THE HALL BEDROOM (2)
April 12, 2023
“The Hall Bedroom” (Collier’s, March 28, 1903) is an early example of the potentials offered to fantastic fiction by the idea of an extended dimensional space. Of the author, in “Supernatural Horror in Literature,” Lovecraft would write: “Horror material of authentic force may be found in [her] work.” HiLoBooks is pleased to serialize the story for HILOBROW’s readers.
Diet and Psychology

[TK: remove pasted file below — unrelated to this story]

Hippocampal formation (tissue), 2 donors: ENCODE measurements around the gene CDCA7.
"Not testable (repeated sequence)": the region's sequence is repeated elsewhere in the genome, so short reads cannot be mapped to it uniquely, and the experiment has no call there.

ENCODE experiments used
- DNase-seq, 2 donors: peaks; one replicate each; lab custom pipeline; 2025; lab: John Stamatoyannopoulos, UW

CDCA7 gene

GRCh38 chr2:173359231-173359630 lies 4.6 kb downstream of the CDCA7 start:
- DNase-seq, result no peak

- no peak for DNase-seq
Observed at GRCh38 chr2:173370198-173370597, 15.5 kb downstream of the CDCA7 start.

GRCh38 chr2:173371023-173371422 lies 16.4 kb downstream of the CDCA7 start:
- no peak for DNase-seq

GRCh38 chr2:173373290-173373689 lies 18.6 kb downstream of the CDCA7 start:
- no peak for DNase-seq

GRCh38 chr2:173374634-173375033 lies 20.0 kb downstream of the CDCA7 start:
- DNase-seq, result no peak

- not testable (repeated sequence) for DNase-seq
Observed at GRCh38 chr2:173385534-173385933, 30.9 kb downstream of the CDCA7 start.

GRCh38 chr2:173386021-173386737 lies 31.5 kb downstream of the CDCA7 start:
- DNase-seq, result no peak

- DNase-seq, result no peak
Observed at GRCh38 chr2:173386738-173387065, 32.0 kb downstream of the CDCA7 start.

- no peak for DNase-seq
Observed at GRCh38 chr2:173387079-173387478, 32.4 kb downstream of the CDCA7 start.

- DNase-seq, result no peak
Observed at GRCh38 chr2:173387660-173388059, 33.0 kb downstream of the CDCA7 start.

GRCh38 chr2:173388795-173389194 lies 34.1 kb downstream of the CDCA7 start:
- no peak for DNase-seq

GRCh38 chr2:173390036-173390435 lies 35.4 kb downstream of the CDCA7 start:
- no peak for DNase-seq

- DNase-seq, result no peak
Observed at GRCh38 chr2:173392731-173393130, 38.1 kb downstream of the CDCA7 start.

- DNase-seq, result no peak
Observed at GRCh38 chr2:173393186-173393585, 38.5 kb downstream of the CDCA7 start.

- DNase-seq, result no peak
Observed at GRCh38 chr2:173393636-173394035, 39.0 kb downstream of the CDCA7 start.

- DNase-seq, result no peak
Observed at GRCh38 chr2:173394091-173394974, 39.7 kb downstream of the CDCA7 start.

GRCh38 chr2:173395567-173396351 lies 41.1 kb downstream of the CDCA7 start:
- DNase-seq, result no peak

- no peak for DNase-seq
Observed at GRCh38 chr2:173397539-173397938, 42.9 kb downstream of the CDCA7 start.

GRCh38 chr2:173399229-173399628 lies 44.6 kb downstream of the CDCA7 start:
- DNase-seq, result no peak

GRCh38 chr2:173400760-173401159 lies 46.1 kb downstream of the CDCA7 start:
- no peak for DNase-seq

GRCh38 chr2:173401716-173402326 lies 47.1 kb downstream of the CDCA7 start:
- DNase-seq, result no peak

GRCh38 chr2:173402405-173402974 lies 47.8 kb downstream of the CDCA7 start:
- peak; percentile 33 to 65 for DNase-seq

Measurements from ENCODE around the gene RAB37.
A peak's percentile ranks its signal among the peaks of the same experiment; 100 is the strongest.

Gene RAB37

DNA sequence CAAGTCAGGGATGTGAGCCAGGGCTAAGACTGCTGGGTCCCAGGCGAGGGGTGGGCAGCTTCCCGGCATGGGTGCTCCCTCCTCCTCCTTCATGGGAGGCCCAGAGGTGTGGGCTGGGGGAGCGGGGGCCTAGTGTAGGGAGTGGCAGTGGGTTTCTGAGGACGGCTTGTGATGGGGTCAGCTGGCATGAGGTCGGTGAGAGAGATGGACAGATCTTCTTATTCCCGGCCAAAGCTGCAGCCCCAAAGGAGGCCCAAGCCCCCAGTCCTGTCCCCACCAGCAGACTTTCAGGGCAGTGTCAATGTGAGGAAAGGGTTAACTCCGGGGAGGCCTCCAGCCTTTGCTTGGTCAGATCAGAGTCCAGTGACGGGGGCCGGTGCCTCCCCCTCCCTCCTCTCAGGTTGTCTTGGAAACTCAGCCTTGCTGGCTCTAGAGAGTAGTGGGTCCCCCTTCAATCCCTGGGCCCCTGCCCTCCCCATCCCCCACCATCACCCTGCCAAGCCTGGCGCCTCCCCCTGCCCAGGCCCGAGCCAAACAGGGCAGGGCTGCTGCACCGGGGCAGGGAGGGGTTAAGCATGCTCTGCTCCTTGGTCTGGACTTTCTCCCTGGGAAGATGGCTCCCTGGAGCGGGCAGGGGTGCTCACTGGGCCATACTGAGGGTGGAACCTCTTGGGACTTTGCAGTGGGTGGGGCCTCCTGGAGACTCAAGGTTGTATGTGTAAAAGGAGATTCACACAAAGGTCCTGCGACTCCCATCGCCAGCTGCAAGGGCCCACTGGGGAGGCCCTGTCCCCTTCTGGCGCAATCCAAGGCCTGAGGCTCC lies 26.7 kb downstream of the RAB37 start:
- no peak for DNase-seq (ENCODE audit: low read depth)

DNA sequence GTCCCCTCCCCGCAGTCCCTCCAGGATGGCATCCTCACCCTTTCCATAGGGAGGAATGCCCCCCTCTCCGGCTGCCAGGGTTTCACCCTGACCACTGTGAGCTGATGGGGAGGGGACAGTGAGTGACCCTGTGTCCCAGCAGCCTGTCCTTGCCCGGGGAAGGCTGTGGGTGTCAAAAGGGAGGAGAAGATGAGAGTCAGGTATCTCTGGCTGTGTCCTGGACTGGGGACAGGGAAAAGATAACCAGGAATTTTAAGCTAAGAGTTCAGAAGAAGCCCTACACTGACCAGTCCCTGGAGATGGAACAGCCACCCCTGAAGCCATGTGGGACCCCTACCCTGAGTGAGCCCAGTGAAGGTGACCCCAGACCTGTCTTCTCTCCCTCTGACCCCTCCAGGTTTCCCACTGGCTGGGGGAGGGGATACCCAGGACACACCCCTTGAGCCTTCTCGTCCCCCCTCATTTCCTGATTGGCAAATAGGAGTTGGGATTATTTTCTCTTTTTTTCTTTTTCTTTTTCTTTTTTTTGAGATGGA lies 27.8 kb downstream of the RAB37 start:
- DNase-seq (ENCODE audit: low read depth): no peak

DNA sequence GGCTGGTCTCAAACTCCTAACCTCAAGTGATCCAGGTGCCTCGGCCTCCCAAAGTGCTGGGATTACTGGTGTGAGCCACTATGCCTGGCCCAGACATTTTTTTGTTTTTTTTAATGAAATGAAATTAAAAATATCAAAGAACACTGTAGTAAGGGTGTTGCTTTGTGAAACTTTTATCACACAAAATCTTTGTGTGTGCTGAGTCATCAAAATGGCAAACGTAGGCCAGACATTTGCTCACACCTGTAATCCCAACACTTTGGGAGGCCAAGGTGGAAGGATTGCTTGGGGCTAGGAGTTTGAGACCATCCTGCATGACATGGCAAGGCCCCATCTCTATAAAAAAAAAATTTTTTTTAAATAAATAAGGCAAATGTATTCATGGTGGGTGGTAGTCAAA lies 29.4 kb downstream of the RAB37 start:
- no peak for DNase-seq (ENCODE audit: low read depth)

“It is curious what an annoyance a restriction in diet can be even to a man who has considered himself somewhat indifferent to gastronomic delights. There was to-day a pudding for dinner, which I could not taste without penalty, but which I longed for. It was only because it looked unlike any other pudding that I had ever seen, and assumed a mental and spiritual significance. It seemed to me, whimsically no doubt, as if tasting it might give me a new sensation, and consequently a new outlook. Trivial things may lead to large results: why should I not get a new outlook by means of a pudding? Life here stretches before me most monotonously, and I feel like clutching at alleviations, though paradoxically, since I have settled down with the utmost acquiescence. Still one can not immediately overcome and change radically all one’s nature. Now I look at myself critically and search for the keynote to my whole self, and my actions, I have always been conscious of a reaching out, an overweening desire for the new, the untried, for the broadness of further horizons, the seas beyond seas, the thought beyond thought. This characteristic has been the primary cause of all my misfortunes. I have the soul of an explorer, and in nine out of ten cases this leads to destruction. If I had possessed capital and sufficient push, I should have been one of the searchers after the North Pole. I have been an eager student of astronomy. I have studied botany with avidity, and have dreamed of new flora in unexplored parts of the world, and the same with animal life and geology. I longed for riches in order to discover the power and sense of possession of the rich. I longed for love in order to discover the possibilities of the emotions. I longed for all that the mind of man could conceive as desirable for man, not so much for purely selfish ends, as from an insatiable thirst for knowledge of a universal trend. But I have limitations, I do not quite understand of what nature — for what mortal ever did quite understand his own limitations, since a knowledge of them would preclude their existence? — but they have prevented my progress to any extent. Therefore behold me in my hall bedroom, settled at last into a groove of fate so deep that I have lost the sight of even my horizons. Just at present, as I write here, my horizon on the left, that is my physical horizon, is a wall covered with cheap paper. The paper is an indeterminate pattern in white and gilt. There are a few photographs of my own hung about, and on the large wall space beside the bed there is a large oil painting which belongs to my landlady. It has a massive tarnished gold frame, and, curiously enough, the painting itself is rather good. I have no idea who the artist could have been. It is of the conventional landscape type in vogue some fifty years since, the type so fondly reproduced in chromos — the winding river with the little boat occupied by a pair of lovers, the cottage nestled among trees on the right shore, the gentle slope of the hills and the church spire in the background — but still it is well done. It gives me the impression of an artist without the slightest originality of design, but much of technique. But for some inexplicable reason the picture frets me. I find myself gazing at it when I do not wish to do so. It seems to compel my attention like some intent face in the room. I shall ask Mrs. Jennings to have it removed. I will hang in its place some photographs which I have in a trunk.